All of us who travel have war stories, particularly those involving planes. Here is another.
Joelle and Phillipe took us to Selestat train station and we said good bye. The credit card with the chip and signature worked perfectly and soon we had two train tickets to Saint-Louis. The train arrived on time and whizzed us down to the station near the airport. Marianne managed to spot the new location of the bus #11 that took us to the airport where eventually we boarded a Lufthansa plane that arrived on time at Frankfurt airport at area A of Terminal 1.
This airport is a monster place and if you stay in the terminal 1 areas A or B, it seems to work fine. Our Condor plane left from C4. I think it is enough to say that they appear to be demolishing area C. Poor Marianne did not appreciate all the walking and having to go through security again.
When we got to the gate I saw that we were to take the OAI plane that had brought us over from BWI. The boarding time came and went and we noticed a large group of Policemen getting off the plane. There was an announcement of a delay and two people were asked to report to the desk. Eventually we were loaded onto the plane about 45 minutes late and then we just sat and sat. Then the attendants came round with a stack of pages that look like they were photocopies and gave one to each passenger. Taking the paper was compulsory. English on one side, German on the other, the paper showed the instructions for passengers sitting in the emergency seat exits! I looked at the regular emergency instructions that are in every seat pocket and they were only in English. Eventually the plane took off 90 minutes late. Marianne and I were in the center section.
The flight across the Atlantic went fine but when the speed was only a bit over 400 knots so it seemed to take forever. I find the seats on this plane much too small. The food and drinks were ok and the attendants were courteous and helpful. One of them even talked to the mother of a rambunctious small boy who was babbling away loudly to tell her to get him to shut up. We expected to arrive at BWI about 2 hours late.
As we approached BWI airport we could see that a storm was approaching. I hoped we could get in before they closed the airport and we almost made it. We were over the airport fence and almost touching down when the pilot suddenly applied full power and took us up again. I suspect their wind-shear alarm went off because in the subsequent announcement they mentioned the poor weather and the possibility of wind-shear.
If you live in the western areas of Washington, the word Dulles denotes your airport. For everybody else in the area, the word Dulles denotes an airport out in the middle of nowhere that is a pain to get to and from. The pilot announced that we would be diverting to Dulles and a huge groan from the passengers emerged. The plane landed soon after and we parked well away from the terminals.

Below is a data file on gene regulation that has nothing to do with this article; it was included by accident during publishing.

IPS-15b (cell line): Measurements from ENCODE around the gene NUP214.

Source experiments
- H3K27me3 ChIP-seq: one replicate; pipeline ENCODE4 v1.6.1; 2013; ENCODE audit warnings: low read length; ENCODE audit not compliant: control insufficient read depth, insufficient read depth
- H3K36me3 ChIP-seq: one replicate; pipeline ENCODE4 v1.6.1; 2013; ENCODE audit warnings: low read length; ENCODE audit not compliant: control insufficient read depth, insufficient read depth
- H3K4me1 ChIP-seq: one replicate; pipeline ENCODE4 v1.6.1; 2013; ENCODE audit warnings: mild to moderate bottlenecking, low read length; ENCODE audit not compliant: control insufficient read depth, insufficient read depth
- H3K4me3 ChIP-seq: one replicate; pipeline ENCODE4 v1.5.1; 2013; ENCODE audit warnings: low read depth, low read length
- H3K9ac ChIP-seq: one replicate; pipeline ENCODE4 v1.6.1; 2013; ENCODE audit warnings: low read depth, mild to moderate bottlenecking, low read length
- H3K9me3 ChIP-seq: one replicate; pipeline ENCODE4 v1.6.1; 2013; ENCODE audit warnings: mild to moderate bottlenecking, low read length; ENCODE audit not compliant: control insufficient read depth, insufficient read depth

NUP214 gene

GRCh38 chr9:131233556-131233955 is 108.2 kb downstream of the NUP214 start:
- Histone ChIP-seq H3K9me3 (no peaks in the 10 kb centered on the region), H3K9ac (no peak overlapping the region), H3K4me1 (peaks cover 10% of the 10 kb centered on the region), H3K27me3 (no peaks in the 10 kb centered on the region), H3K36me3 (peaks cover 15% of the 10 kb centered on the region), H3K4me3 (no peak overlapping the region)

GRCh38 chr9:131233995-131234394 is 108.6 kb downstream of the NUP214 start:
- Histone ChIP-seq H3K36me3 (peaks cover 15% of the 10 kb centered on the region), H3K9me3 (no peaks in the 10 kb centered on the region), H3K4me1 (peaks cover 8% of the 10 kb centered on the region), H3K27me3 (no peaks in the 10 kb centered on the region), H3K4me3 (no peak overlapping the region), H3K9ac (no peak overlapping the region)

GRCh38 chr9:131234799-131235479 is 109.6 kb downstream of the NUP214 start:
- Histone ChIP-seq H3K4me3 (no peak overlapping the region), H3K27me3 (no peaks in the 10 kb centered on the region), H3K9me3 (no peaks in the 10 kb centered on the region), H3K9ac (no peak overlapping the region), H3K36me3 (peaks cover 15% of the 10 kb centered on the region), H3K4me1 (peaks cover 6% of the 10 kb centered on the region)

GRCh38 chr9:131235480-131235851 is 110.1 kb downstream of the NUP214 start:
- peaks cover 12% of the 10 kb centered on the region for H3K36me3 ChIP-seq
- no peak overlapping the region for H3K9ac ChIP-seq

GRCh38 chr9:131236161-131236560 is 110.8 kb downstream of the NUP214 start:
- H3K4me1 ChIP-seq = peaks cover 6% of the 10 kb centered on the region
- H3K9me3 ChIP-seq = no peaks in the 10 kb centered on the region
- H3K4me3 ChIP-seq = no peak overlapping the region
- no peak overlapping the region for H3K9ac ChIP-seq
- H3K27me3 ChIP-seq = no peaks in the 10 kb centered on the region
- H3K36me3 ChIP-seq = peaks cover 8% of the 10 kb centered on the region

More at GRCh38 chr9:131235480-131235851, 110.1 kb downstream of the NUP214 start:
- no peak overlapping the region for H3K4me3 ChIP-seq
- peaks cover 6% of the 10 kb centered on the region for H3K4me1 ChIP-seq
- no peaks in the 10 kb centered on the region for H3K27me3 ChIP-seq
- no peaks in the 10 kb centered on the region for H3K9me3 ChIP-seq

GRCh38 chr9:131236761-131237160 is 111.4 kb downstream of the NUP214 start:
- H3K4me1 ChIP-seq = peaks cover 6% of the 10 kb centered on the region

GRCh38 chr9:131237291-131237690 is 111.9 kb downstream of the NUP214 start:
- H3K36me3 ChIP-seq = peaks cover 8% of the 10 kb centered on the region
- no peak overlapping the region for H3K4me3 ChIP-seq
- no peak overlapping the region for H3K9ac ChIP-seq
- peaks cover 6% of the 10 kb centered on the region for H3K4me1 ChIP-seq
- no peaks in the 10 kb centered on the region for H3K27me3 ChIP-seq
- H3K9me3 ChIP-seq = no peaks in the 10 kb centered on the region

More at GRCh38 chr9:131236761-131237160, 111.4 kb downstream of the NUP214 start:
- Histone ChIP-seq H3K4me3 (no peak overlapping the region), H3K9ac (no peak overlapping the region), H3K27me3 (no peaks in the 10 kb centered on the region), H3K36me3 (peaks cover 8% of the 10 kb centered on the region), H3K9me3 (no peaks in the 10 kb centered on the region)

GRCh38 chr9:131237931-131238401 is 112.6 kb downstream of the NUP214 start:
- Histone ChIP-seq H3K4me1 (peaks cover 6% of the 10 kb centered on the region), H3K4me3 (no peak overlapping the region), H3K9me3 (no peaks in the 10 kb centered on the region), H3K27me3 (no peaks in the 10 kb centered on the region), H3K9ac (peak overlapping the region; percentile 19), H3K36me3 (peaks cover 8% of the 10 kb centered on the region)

Obviously, the next question was how were they going to get a planeload of passengers to BWI. Some of the passengers would have been happy to get off at Dulles but most needed to get to BWI. Cell phones appeared and you could hear people making alternate arrangements. After an hour or so, Condor decided to refuel the plane and fly it to BWI. We sat on the plane as this was done but it all took another hour or so. Refueling a plane is potentially dangerous so we all had to sit in our seats and stairs were brought in to the doors of the plane in case we had to get off quickly.
Eventually we were ready to go but they couldn't get the engines started! After another hour they got them going and we took off and did a tour of northern Maryland where I finally managed to doze a little. In other countries there would have been applause when we finally touched down but I think we were all too drained to work up that kind of enthusiasm. Immigration at Baltimore does not have the passport reader technology so we all lined up. Fortunately our luggage appeared and soon we were on the bus to the long-term parking. We found the car and headed home arriving after 2 am. Our journey time was over 24 hours and we went to bed straight away.
When you think about it, we were lucky. The story could have ended differently at BWI and the pilot had the skill to perform what has to be a scary maneuver. For the most part, the pilot and attendants were diligent about keeping us updated and they came round with water etc.
Marianne said that she heard from another passenger that the initial delay was caused by some dogs that were being transported on the plane. We will never know what that was all about.
So, a crappy trip across the pond, but we made it home and that is the main thing. In certain ways the main problem was the combination of the delay and the 6 hour time difference. It made for a very long day.